Katherine Baldessari nearly collapsed as she started to cry.
Kapaun believed all it needed to do was win the final event of the Class 5-1A state meet to win the school's first girls swimming and diving state championship. The Crusaders touched the wall first and set a school record in the process, but there was a problem.
Kapaun came into the 400-yard freestyle relay trailing only Aquinas. The Saints had to finish no better than fifth for the Crusaders to clinch the title.
Aquinas finished fourth in the race and first in the meet.
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Although that stung Kapaun, Baldessari said the journey with her team has been unforgettable.
"We're sisters," she said. "People don't understand that we all go through the same things. It's not like any other sport. So we understand each other in a different way.
"It takes 30 minutes to an hour to get these suits on, in some cases an hour and a half. You understand these girls so much more than just another girl on the team. They are family."
The Kapaun swimmers did their part despite outrageous pressure. The relay team of senior Baldessari, junior Elizabeth Mitsch, sophomore Natalie Knapp and freshman anchor Claire Conover were shaking with nervousness before the race.
As winners from the previous event were announced, they hugged and prayed and jumped and slapped their legs to get the anxiety out. Still, even a freshman came through. To Mitsch, that spoke volumes about Conover.
"I thought I was going to have to throw up," Conover said. "But these girls are just amazing. They can get my focus back so quick. If I didn't have them, I probably wouldn't have done that."
The Crusaders came short despite winning the race, but Erickson's message was clear after Aquinas was announced the champion.
The future is bright and getting brighter by the day, and the group of seniors pour their hearts into this team.
Kapaun was on an emotional ride from before the start of the 400 freestyle relay to standing atop the podium holding the runner-up trophy. But the Crusaders held that trophy proudly.
Baldessari even raised it. They had made history, even in defeat.
"We wanted to do our part, and whatever happens, happens," coach Chris Erickson said. "We train ourselves. We don't train them. I'm not let down at all. Second place is a big thing."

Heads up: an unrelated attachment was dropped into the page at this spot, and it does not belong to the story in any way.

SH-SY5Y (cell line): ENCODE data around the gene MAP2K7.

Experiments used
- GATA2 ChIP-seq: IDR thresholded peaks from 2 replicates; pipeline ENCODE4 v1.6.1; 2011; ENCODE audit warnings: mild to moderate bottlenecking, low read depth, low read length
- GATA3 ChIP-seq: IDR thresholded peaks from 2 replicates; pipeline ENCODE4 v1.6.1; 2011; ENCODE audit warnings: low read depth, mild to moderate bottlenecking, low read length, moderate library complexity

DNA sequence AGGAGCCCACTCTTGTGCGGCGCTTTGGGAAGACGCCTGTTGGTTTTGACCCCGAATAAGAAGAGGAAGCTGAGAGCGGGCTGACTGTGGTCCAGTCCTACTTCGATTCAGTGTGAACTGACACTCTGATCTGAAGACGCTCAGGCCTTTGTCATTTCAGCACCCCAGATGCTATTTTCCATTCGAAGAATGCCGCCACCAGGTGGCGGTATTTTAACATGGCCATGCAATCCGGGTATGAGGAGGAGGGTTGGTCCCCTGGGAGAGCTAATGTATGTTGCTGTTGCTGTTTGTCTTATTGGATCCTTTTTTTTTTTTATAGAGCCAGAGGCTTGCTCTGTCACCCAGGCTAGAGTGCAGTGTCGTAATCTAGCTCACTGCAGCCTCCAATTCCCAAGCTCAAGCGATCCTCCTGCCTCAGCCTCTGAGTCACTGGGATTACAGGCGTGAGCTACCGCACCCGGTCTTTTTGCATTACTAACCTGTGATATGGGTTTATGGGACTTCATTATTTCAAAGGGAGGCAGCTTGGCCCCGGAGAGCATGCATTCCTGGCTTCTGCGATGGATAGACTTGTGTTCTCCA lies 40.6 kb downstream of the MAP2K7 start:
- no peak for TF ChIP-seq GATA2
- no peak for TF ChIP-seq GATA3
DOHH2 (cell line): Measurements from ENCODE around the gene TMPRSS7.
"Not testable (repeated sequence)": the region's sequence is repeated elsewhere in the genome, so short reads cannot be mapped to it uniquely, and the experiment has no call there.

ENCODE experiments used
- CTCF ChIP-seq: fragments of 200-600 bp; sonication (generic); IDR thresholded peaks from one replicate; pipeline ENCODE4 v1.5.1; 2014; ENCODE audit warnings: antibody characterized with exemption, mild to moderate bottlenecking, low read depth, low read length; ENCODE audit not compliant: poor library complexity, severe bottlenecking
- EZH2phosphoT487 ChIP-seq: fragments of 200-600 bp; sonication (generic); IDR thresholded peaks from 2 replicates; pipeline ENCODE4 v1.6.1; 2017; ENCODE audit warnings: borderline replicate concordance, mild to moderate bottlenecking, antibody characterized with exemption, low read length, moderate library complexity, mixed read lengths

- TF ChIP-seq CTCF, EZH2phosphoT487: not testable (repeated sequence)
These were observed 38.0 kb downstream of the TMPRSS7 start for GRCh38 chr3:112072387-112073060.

Last year, Kapaun finished seventh at the state meet. Even the Aquinas swimmers said they didn't know the Crusaders were going to be a real threat until they read an article from the Eagle.
Kapaun won two events Saturday, which was pleasantly out of character. All season, the Crusaders relied on their depth to carry them to success.
Earlier this season, Kapaun beat defending Class 6A champion East by winning only one race. But Knapp changed that attribute.
The sophomore came into the state meet after a bumpy season. In and out of the lineup, Knapp finally found form coming in and had the top preliminary run in the 200-yard individual medley.
As the final started, Knapp fell behind - so far that she believed she was out of contention after two legs.
"I had no clue where I was placed coming into the freestyle," Knapp said. "I thought, 'This could be my last 200 IM. I'm not going to give up. I don't care how bad it hurts.' And I just went for it. I don't even remember it."
Knapp unbelievably closed the gap and won the medley with a 2:15.11, almost a second better than her top prelim time. It got even better when she looked to her right.
Mitsch was racing in the 200-yard IM for one of her first times. When she found out she was going to run it at state, she wasn't happy.
But she finished second, only to her teammate.
It was that kind of meet for Kapaun. They laughed more than they cried. They looked up more than they looked down. And they said they wouldn't have rather done it with any other group of girls.
"Other people at school have noticed how fun it is to be on the swim team," Mitsch said.
That group won't be the same next year. Baldessari was the heart of the Crusaders, and everyone seemed to be OK with that.
She won't be back, and though she wasn't the Crusaders' top swimmer, her loss will be felt. But Kapaun will be back. Some of the top swimmers in Class 5-1A will wear the white Kapaun cap with the momentum of the best season in Crusader history behind them.
"This is the start of something Wichita has never seen before," Baldessari said.